New Zealand-based crime prevention software start-up, Auror, has signed up its first major customer in Australia, paving the way for more retailers on both sides of the ditch to make a serious dent in the $8 billion impost of “everyday” crimes, like shoplifting and petrol station drive-offs.
Developed by four Kiwi friends, the software makes it easier and quicker for businesses and police to report crime and stop criminals before they strike. Co-founder Tom Batterbury says a great example of the software in action is in the fight against fuel theft, which costs Australian fuel retailers $66 million each year.
The spark for Auror, which is part-owned by Westpac-backed venture capital fund Reinventure, was a news article about the scale of retail theft in NZ – more than $NZ2m per day – with the vast majority going unreported. After speaking with businesses and police officers, Batterbury and his co-founders realised the nub of the problem lay in the costly and time consuming task of reporting crimes.
“We saw a good opportunity for a software platform to sit in the middle, to streamline the process and harness the data to bring the police and retail communities together,” he says.
In 2013, they successfully pitched the idea to Countdown supermarkets, Woolworths’ New Zealand subsidiary. Since then, Batterbury says being in Reinventure’s portfolio has provided access to funding, expertise and business partnerships with other portfolio companies. The relationship with Westpac has also opened doors.
“Westpac’s institutional bankers have introduced us to their customers in Australia – including some of the big retailers and state police who are now partnering with us,” Batterbury says. “There’s also potential to work directly with Westpac to help deal with petty financial crimes, like credit card fraud.
“We’re really pleased to have our first major Australian customer on board – a top 30 ASX listed company. We’re looking forward to helping them reduce the cost of crime across their business, and our doors are wide open to other customers. We also have our sights on the US.”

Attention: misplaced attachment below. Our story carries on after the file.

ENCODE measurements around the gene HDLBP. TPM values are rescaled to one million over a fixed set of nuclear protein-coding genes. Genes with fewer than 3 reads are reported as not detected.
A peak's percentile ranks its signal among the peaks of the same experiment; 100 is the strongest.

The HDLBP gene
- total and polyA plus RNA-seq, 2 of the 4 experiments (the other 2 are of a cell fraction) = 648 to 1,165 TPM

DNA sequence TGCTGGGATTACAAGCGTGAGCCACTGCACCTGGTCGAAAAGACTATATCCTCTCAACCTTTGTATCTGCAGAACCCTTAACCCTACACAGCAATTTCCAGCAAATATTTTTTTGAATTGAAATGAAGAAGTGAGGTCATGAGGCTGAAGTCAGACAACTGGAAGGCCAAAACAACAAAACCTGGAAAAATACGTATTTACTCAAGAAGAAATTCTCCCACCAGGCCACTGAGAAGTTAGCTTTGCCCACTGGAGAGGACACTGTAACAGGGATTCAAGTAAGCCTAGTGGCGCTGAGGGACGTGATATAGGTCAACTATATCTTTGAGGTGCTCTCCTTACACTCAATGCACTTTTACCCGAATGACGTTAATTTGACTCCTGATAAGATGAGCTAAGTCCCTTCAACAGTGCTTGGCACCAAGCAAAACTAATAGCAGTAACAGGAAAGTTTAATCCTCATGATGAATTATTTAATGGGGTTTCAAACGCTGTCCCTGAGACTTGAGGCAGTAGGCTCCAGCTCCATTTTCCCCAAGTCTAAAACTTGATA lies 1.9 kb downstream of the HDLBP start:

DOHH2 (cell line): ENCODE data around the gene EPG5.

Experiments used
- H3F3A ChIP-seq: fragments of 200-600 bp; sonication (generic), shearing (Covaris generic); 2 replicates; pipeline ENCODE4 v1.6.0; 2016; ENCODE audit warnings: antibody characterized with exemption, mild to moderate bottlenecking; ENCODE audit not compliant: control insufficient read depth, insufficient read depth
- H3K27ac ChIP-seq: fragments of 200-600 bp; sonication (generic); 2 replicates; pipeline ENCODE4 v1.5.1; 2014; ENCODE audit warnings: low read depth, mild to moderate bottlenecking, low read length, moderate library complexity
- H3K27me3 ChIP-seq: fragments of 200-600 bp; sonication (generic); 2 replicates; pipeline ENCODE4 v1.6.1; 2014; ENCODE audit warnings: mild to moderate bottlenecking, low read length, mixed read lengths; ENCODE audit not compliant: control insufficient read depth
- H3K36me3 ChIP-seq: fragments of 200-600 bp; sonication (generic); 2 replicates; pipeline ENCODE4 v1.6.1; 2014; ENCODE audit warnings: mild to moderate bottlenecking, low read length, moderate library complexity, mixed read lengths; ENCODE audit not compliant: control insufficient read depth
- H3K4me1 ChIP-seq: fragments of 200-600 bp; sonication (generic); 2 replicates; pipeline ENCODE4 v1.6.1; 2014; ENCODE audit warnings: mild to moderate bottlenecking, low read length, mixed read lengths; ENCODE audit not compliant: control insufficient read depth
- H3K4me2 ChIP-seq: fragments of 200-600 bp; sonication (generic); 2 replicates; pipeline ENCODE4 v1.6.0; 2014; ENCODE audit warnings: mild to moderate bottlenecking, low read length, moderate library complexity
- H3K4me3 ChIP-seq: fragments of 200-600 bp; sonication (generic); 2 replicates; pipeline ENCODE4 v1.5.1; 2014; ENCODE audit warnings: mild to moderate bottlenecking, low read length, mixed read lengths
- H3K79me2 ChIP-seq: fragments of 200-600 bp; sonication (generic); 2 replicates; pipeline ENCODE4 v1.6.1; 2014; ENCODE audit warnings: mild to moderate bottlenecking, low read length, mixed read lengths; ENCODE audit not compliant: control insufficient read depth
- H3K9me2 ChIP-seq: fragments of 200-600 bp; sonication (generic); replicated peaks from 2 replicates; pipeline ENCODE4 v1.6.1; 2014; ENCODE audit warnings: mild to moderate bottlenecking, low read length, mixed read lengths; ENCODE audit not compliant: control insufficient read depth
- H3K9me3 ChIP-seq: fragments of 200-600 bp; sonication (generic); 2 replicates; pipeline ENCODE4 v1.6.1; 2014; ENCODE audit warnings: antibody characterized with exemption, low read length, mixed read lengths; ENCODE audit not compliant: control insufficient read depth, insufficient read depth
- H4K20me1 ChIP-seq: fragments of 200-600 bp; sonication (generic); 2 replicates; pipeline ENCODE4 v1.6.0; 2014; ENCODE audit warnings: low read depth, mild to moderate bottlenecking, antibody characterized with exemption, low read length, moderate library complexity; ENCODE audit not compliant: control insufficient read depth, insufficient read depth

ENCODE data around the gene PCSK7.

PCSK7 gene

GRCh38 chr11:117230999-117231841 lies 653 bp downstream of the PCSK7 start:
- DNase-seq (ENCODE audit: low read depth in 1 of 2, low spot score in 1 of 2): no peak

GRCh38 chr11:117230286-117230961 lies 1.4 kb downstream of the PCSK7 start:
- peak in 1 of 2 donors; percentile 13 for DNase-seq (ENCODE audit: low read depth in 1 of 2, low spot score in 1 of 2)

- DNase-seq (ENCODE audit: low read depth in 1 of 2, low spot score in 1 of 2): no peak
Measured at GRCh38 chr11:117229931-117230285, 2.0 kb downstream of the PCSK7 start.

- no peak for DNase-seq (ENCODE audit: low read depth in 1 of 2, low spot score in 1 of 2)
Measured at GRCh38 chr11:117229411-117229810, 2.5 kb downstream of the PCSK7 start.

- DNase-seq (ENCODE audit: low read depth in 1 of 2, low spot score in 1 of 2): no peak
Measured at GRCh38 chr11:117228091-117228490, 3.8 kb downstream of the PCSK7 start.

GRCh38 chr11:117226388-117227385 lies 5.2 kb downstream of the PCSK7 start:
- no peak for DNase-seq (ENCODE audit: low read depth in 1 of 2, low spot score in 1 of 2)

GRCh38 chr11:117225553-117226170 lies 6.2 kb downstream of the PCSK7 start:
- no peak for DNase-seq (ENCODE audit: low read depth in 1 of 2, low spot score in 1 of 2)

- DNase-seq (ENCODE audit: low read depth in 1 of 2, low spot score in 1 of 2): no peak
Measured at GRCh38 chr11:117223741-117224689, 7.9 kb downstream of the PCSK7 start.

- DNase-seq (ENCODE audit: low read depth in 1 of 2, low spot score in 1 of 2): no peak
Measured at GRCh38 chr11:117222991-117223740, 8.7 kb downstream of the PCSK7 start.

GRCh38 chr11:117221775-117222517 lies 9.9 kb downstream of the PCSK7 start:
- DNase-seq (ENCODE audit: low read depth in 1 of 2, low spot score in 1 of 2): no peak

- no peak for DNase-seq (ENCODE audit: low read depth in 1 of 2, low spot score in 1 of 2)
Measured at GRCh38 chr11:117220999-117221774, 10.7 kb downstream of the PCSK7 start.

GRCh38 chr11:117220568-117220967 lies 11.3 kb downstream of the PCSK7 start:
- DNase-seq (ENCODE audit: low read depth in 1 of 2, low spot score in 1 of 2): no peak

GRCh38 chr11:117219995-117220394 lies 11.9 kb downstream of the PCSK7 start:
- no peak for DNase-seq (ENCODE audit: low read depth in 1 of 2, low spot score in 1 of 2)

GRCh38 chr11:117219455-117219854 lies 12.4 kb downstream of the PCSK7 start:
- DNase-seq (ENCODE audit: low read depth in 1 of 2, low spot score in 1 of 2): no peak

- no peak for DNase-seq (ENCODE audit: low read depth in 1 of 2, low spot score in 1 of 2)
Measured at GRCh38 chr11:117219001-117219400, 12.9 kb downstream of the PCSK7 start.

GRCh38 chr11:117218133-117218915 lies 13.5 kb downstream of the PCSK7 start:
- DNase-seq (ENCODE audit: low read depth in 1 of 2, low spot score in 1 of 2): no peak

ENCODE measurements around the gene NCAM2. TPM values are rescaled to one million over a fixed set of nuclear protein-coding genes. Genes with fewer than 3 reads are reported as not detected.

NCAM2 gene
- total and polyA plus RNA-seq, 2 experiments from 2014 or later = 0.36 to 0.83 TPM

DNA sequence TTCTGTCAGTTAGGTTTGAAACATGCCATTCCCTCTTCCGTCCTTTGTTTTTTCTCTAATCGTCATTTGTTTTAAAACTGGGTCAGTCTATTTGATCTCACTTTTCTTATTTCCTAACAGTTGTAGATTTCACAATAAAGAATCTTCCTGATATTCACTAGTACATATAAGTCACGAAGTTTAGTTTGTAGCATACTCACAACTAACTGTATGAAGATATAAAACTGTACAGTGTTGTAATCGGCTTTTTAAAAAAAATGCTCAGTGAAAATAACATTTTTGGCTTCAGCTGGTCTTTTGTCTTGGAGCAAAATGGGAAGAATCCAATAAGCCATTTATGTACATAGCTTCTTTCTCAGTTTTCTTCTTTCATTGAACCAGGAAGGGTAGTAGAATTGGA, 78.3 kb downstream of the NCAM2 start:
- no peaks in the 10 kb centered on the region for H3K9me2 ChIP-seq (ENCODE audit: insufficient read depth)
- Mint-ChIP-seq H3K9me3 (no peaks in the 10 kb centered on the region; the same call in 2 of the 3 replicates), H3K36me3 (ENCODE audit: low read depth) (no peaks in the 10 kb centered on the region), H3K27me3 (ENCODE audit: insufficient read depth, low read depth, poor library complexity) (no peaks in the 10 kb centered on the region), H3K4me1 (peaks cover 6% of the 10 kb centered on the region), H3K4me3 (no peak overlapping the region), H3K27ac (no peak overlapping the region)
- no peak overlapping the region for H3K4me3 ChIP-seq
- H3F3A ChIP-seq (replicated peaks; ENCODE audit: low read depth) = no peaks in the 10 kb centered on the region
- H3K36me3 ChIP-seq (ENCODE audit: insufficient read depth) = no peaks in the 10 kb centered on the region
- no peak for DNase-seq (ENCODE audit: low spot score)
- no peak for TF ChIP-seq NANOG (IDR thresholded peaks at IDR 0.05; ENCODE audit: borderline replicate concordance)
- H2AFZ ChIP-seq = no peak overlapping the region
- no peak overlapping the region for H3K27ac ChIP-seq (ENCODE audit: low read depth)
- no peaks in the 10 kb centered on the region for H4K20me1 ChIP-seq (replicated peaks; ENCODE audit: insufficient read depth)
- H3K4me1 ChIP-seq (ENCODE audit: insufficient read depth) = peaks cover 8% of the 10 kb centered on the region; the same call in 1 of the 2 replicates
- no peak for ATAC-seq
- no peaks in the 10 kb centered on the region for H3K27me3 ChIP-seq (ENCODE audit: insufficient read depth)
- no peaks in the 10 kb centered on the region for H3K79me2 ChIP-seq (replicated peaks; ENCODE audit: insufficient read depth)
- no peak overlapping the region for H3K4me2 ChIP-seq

At petrol stations, Auror’s software – coupled with licence plate recognition cameras – works by automatically sending an alert to the station attendant when a vehicle drives into a petrol station to fuel-up and has previously been involved in a drive-off without paying for fuel, or reported as stolen.
The attendant can then switch the pump to “pre pay” mode to protect the business from a repeat crime, leading to a massive drop in petrol station drive-offs, Batterbury says.
“One of our petrol station customers was losing $2m a year from drive-offs. Since using our technology, they’ve cut this down by more than half. In one month alone, they prevented over 10,000 cars that had previously been involved in drive-offs from accessing fuel,” he adds.
The software is available to every police officer in New Zealand, enabling them to access real-time data not previously available, which is increasingly helping to solve serious crimes including homicides.
“When Auror detects a licence plate that belongs to a stolen vehicle, police receive a real-time alert, enabling them to quickly respond and intercept the stolen car,” he says. “It’s also helping police with investigations into serious crimes by enabling them to locate vehicles of interest and watch video footage of who’s in the vehicle.”